A call to tender by what would later become the Bundeswehr in 1953 prompted Porsche developers to begin work on an off-road vehicle for the military. The vehicle needed to be fast, agile and lightweight yet offer the greatest possible load capacity – as well as being suitable for off-road use, reliable and easy to service. Along with Auto Union (formerly DKW) and Goliath, a Borgward subsidiary, Porsche was one of three German manufacturers involved in the tendering process.
The designers equipped the type 597 “Jagdwagen” with a modified four-cylinder flat engine from the Porsche 356, located in the rear of the vehicle. This provided some 50 hp, allowing the vehicle to demonstrate impressive driving dynamics despite its inclination towards off-road capabilities: Weighing in at around 870 kilograms and offering a top speed of up to 100 km/h, the Porsche 597 was extremely agile for a military vehicle.
The flat engine delivered power to the rear axle via a synchronised four-speed transmission with an additional off-road gear. Its switchable front-wheel drive made the 597 the first all-wheel-drive vehicle to bear the Porsche name. In all-wheel drive mode, the car could scale inclines of up to 65 percent at 1,000 rpm.
The Jagdwagen could also be used on rivers – its compact monocoque bodyshell meant that it could float across the surface of the water. As a result, an early version of the vehicle was produced without any access doors.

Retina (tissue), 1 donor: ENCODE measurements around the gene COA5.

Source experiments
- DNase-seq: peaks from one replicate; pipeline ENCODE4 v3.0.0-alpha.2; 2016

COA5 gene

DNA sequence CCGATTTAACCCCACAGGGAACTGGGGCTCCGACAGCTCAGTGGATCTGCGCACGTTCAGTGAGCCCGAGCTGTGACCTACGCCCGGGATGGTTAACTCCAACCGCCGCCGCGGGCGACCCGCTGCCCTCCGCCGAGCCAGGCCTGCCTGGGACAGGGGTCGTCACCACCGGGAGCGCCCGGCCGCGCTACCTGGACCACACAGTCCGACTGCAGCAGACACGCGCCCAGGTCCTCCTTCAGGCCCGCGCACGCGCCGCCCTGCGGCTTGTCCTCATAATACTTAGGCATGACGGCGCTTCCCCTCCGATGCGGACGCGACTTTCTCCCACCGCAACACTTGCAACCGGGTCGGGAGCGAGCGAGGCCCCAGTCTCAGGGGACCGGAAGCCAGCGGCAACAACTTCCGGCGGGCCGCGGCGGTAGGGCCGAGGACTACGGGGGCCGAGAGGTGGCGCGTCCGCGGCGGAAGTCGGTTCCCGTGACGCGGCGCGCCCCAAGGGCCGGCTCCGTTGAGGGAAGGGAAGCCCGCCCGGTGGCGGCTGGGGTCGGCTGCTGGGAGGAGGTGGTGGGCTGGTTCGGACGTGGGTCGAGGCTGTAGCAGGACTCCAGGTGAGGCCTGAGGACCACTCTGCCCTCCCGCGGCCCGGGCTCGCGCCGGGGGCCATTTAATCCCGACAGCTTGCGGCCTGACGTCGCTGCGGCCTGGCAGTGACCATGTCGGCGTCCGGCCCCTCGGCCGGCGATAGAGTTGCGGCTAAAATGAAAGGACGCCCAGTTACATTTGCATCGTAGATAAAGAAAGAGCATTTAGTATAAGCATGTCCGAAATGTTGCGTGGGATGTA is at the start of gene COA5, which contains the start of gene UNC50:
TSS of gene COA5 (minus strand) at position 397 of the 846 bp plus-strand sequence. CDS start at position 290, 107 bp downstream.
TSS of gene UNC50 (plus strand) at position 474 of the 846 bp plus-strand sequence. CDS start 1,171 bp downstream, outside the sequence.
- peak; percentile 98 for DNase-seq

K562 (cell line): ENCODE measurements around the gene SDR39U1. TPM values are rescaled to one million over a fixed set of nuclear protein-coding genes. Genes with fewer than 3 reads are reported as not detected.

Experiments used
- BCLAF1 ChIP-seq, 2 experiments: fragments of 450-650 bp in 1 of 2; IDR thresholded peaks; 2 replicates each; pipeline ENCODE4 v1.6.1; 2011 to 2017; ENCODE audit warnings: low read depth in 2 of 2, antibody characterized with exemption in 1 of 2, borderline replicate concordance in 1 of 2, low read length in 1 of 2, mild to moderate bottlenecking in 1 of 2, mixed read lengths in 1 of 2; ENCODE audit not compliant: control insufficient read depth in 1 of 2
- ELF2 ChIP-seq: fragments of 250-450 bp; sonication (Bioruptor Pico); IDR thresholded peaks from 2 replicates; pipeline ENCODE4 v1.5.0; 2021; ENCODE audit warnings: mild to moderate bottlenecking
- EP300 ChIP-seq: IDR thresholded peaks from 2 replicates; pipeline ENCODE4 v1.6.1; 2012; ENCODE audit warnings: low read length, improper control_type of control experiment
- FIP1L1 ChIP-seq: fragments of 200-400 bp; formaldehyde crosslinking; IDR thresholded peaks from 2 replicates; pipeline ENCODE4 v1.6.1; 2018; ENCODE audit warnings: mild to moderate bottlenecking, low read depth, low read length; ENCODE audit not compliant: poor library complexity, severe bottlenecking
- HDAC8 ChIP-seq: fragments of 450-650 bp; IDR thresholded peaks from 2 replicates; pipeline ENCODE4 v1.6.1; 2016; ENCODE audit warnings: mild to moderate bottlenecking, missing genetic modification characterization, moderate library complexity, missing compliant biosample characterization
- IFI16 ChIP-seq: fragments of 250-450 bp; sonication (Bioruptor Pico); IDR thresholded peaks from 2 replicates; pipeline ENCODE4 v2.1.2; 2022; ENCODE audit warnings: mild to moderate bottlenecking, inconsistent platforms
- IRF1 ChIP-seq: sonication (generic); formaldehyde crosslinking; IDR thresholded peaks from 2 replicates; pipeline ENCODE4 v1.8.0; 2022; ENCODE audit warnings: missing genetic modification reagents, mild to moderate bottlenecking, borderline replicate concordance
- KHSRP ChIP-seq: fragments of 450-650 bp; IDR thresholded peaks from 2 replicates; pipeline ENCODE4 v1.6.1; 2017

As early as January 1955, the manufacturers presented the first prototypes to the government at the Bonn/Hangelar airfield to demonstrate the suitability of their vehicles. The Porsche Jagdwagen generated a great deal of interest and during the following months was also presented at British and French military bases in Germany. An expert audience was given the opportunity to see Porsche’s most recent development at the Geneva Motor Show in March 1955.
Over the next few years, Porsche worked to develop the Type 597 “Jagdwagen” in preparation for series production: The version produced from the end of 1957 featured a more sharply sloping front and the addition of four steel doors. Despite successful testing, Goliath and Porsche were only permitted to produce a further 50 units for test runs for the Bundeswehr, which was officially founded on November 12, 1955. Owing to financial reasons and labour market policy, the contract was awarded to Auto Union in Ingolstadt, prompting Porsche to halt work on the project.
In total, Porsche manufactured 71 units of this early off-road vehicle. Only around 50 of these vehicles still exist, making the “Jagdwagen” an especially rare model. Today, the majority of “Jagdwagen” owners are involved with the Porsche Jagdwagen Registry e.V. – presumably the smallest Porsche club in the world.